JACKSON – The mayor of Mississippi’s largest city died early Thursday, less than two days after losing a primary re-election bid overshadowed by federal prosecution efforts to convict him in a 2007 sledgehammer raid on an alleged crackhouse. He was 60.
Mayor Frank Melton died at a Jackson hospital with his wife by his side, city spokeswoman Goldia Revies told The Associated Press.
Melton had a history of serious problems, but officials have declined to say if that’s what sent him to the hospital Tuesday shortly after polls closed with the mayor trailing. Melton’s attorney John Reeves said Thursday it was up to the family to disclose the cause of death.
“I am going to respect the mayor’s privacy even in death,” Reeves said.
At an emergency meeting Wednesday, the City Council tapped its president, Leslie Burl McLemore, to be acting mayor.
Unofficial results show Melton came in third of nine candidates. The top two finishers — Harvey Johnson, the former mayor Melton unseated in 2005, and city Councilman Marshand Crisler — advanced to a May 19 runoff.
Next week, a second trial was set to start for Melton and a former bodyguard, who each faced two federal civil rights charges related to a sledgehammer attack on a duplex on Aug. 26, 2006, that Melton considered a crackhouse.
A judge declared a mistrial in the first case in February after a jury failed to reach a verdict.
Melton had a serious heart condition that sent him to the hospital several times in recent years, including for bypass surgery.
Melton’s first federal trial was postponed while he was treated for his heart condition and he looked gaunt and tired through much of that trial. His doctor testified at the time that he was in “end stage cardiomyopathy.” She said she recommended a heart transplant, but Melton refused to get on a donor list.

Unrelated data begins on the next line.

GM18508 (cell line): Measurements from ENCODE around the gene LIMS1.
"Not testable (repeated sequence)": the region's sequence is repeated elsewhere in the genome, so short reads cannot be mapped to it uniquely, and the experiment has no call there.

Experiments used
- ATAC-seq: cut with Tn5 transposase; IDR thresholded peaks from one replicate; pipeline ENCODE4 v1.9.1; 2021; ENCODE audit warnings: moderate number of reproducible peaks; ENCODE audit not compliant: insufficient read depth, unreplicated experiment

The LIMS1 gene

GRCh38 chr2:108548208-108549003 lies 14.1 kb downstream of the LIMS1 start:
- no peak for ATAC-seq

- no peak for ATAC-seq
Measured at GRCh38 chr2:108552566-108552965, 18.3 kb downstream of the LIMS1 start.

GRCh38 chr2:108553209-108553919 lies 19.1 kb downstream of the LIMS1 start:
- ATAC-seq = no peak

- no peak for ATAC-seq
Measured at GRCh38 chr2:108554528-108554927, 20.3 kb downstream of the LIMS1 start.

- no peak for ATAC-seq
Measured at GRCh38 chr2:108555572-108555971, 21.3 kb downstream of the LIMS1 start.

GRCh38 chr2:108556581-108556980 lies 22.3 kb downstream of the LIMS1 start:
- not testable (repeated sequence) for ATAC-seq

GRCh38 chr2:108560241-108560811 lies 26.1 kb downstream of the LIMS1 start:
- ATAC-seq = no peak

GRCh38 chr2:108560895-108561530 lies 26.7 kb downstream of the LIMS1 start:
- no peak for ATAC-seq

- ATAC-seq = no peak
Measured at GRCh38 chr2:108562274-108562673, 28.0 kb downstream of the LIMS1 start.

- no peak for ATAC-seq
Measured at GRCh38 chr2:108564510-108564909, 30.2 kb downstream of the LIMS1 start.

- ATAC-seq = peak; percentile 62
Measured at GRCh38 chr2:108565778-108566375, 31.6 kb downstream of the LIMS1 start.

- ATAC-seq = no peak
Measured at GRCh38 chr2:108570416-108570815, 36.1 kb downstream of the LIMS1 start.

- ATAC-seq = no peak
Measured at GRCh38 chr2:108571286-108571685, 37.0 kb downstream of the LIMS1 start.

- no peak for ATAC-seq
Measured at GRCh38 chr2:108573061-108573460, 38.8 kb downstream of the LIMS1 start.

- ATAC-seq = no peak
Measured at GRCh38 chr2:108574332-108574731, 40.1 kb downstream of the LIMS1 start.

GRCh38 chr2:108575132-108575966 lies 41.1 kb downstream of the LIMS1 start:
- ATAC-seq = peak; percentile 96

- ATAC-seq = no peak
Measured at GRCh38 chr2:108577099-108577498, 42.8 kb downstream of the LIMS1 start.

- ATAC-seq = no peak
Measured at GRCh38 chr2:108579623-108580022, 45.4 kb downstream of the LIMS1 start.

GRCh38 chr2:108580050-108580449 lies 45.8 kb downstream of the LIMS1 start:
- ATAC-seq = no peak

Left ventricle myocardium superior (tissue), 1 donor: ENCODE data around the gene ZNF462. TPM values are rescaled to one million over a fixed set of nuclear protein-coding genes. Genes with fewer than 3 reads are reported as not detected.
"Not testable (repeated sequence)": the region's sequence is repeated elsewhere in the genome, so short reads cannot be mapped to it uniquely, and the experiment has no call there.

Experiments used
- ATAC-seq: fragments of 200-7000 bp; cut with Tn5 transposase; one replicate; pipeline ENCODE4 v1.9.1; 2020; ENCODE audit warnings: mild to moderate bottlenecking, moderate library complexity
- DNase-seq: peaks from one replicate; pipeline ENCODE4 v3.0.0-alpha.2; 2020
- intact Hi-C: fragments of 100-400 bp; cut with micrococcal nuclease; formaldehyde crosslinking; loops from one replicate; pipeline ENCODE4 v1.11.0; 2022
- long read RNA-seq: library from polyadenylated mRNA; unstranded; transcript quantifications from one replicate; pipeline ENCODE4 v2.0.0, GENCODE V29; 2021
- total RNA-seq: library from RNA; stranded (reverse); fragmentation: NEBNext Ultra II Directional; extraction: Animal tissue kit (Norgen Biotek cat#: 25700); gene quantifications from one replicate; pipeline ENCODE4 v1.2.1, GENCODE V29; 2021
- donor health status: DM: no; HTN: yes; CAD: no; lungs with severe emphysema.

He and the bodyguard, Jackson police officer Michael Recio, were both acquitted in April 2007 on state charges related to the raid.
Melton came to Mississippi from Tyler, Texas, in the 1980s to run NBC affiliate WLBT-TV. He soon made a name for himself with an opinion piece called “The Bottom Line” in which he called out criminals and verbally attacked city officials he considered ineffective.
“And that, my friends, is the bottom line,” became his catchphrase.
His wife, a pediatrician, and his two children stayed behind in Texas, prompting vicious rumors about his personal life. Melton brushed aside criticism, and did things his own, sometimes unusual way.
He became a fixture in poor neighborhoods, where he would talk to youngsters about personal accountability and hard work. He tried to broker a cease fire among gangs and volunteered as a swim instructor at an area YMCA.
He was elected by a landslide in 2005 after campaigning on a tough-on-crime platform. Since then, however, he was hounded by legal problems related to his unorthodox tactics.
Prosecutors say he was drunk on scotch and power when he ordered a group of young men — some with criminal records — to destroy the duplex in a poor neighborhood. Melton said he was only trying rid the city of a drug den.
The Associated Press